Testing Methodology

Although the testing of a cooler appears to be a simple task, that could not be much further from the truth. Proper thermal testing cannot be performed with a cooler mounted on a single chip, for multiple reasons. Some of these reasons include the instability of the thermal load and the inability to fully control and or monitor it, as well as the inaccuracy of the chip-integrated sensors. It is also impossible to compare results taken on different chips, let alone entirely different systems, which is a great problem when testing computer coolers, as the hardware changes every several months. Finally, testing a cooler on a typical system prevents the tester from assessing the most vital characteristic of a cooler, its absolute thermal resistance.

The absolute thermal resistance defines the absolute performance of a heatsink by indicating the temperature rise per unit of power, in our case in degrees Celsius per Watt (°C/W). In layman's terms, if the thermal resistance of a heatsink is known, the user can assess the highest possible temperature rise of a chip over ambient by simply multiplying the maximum thermal design power (TDP) rating of the chip with it. Extracting the absolute thermal resistance of a cooler however is no simple task, as the load has to be perfectly even, steady and variable, as the thermal resistance also varies depending on the magnitude of the thermal load. Therefore, even if it would be possible to assess the thermal resistance of a cooler while it is mounted on a working chip, it would not suffice, as a large change of the thermal load can yield much different results.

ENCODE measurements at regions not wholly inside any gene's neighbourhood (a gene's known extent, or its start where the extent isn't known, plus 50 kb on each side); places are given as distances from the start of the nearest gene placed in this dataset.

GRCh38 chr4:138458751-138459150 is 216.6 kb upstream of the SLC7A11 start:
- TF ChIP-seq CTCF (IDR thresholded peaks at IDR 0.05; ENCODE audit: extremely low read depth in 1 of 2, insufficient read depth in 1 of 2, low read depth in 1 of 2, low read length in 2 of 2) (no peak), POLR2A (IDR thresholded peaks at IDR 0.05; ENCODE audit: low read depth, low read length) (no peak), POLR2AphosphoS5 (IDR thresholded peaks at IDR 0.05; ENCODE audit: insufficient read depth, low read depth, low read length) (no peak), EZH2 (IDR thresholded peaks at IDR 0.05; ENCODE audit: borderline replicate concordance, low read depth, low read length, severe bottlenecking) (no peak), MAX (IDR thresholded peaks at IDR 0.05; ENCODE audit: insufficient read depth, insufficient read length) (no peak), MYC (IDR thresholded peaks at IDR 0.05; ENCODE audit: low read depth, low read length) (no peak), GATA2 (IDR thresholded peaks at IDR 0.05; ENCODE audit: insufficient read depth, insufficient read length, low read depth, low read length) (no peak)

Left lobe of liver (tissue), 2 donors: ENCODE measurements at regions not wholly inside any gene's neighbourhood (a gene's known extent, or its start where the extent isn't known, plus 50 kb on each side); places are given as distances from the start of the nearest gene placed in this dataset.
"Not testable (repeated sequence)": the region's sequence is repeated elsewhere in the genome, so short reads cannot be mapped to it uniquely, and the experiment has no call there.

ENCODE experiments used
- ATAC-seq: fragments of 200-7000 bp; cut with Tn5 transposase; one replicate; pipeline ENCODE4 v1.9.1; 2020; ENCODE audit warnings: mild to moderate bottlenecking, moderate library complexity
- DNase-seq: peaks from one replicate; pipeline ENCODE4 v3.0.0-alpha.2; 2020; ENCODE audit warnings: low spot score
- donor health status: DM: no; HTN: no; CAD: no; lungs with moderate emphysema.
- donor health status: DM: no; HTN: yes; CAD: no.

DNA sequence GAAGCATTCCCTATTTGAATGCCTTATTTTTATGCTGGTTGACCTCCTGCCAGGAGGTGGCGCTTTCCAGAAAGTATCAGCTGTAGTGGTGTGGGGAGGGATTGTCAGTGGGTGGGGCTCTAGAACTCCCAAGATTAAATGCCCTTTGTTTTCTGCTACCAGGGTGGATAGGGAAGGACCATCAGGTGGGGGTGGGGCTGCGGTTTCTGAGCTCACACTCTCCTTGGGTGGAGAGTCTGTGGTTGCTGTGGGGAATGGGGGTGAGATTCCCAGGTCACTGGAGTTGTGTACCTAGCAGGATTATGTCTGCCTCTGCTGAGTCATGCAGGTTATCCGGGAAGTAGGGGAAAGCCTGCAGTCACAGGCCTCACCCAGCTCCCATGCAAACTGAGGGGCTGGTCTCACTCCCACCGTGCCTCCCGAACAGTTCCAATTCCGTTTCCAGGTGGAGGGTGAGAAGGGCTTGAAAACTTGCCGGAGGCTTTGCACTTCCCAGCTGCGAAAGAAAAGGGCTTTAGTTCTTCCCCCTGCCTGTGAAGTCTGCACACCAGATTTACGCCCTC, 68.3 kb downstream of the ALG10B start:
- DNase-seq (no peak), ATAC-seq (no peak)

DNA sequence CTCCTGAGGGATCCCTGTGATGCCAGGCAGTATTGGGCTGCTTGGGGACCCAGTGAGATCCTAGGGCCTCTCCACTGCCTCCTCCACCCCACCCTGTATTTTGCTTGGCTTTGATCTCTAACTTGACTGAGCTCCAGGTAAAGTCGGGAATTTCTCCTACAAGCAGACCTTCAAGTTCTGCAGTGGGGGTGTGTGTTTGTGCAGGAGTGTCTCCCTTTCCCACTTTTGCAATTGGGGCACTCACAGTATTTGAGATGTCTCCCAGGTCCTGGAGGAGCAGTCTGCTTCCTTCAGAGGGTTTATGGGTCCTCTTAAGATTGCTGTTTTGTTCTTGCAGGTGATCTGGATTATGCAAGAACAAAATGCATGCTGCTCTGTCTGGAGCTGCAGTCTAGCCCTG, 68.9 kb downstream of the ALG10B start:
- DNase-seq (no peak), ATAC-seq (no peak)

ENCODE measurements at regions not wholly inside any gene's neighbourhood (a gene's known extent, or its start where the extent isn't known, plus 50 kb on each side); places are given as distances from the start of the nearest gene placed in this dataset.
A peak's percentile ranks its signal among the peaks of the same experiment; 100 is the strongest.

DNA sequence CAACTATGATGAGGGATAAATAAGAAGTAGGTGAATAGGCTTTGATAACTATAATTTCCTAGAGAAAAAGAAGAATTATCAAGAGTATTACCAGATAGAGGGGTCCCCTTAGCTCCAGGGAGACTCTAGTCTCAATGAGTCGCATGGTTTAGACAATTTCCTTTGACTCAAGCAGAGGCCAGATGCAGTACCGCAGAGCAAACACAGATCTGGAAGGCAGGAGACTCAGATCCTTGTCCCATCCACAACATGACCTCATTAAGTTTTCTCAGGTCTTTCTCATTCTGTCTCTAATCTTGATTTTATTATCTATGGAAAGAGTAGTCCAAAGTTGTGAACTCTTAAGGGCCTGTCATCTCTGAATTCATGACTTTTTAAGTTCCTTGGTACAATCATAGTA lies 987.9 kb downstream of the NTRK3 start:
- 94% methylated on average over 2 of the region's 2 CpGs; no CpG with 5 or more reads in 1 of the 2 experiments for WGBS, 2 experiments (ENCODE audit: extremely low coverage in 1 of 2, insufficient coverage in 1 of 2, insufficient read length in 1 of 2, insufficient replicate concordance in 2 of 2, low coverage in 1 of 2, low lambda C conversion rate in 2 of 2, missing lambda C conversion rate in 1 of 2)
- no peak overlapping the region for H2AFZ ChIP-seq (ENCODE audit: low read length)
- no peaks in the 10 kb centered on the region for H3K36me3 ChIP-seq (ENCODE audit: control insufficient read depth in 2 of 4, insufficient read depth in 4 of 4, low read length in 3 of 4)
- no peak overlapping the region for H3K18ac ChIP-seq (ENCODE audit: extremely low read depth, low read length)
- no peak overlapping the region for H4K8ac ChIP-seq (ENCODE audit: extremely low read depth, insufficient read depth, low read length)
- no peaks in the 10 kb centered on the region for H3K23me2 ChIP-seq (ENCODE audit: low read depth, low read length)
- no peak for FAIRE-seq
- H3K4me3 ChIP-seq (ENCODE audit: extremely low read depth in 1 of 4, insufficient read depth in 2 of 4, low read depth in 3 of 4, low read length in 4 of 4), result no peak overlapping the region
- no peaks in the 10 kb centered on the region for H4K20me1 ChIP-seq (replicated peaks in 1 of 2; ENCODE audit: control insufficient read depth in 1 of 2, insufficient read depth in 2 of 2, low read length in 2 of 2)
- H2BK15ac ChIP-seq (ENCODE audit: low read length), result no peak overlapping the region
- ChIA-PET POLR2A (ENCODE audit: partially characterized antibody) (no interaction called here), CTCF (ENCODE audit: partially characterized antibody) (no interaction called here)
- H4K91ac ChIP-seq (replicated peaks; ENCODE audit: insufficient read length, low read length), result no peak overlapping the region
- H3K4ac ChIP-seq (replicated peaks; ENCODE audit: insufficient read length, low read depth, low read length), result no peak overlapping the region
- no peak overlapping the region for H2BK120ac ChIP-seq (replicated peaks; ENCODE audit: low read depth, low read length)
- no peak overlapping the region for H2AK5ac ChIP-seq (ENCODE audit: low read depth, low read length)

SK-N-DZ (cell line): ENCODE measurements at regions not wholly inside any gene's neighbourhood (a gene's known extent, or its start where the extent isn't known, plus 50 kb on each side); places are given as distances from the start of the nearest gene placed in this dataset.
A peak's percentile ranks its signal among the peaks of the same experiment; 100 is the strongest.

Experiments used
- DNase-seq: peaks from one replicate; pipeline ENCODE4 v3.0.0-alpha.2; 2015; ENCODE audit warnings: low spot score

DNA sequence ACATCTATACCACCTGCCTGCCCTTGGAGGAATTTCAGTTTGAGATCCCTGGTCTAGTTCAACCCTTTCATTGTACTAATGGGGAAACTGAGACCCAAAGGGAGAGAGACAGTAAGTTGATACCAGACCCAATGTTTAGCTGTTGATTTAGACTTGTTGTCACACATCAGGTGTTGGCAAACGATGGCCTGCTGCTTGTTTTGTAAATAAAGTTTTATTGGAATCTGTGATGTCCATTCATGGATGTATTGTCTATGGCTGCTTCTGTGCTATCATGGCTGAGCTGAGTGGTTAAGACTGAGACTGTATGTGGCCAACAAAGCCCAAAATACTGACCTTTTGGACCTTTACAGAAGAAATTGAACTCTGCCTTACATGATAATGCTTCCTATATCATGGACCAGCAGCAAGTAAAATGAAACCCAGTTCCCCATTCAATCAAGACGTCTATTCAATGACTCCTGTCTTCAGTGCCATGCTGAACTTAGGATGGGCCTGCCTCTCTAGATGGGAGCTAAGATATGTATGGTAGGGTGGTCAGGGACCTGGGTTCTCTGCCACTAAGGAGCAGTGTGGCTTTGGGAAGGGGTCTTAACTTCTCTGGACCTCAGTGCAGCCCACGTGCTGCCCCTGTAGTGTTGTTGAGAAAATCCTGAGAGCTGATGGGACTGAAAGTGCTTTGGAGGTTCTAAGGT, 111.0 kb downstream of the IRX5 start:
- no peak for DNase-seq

Appropriate thermal testing requires the creation of a proper testing station and the use of laboratory-grade equipment. Therefore, we created a thermal testing platform with a fully controllable thermal energy source that may be used to test any kind of cooler, regardless of its design and or compatibility. The thermal cartridge inside the core of our testing station can have its power adjusted between 60 W and 340 W, in 2 W increments (and it never throttles). Furthermore, monitoring and logging of the testing process via software minimizes the possibility of human errors during testing. A multifunction data acquisition module (DAQ) is responsible for the automatic or the manual control of the testing equipment, the acquisition of the ambient and the in-core temperatures via PT100 sensors, the logging of the test results and the mathematical extraction of performance figures.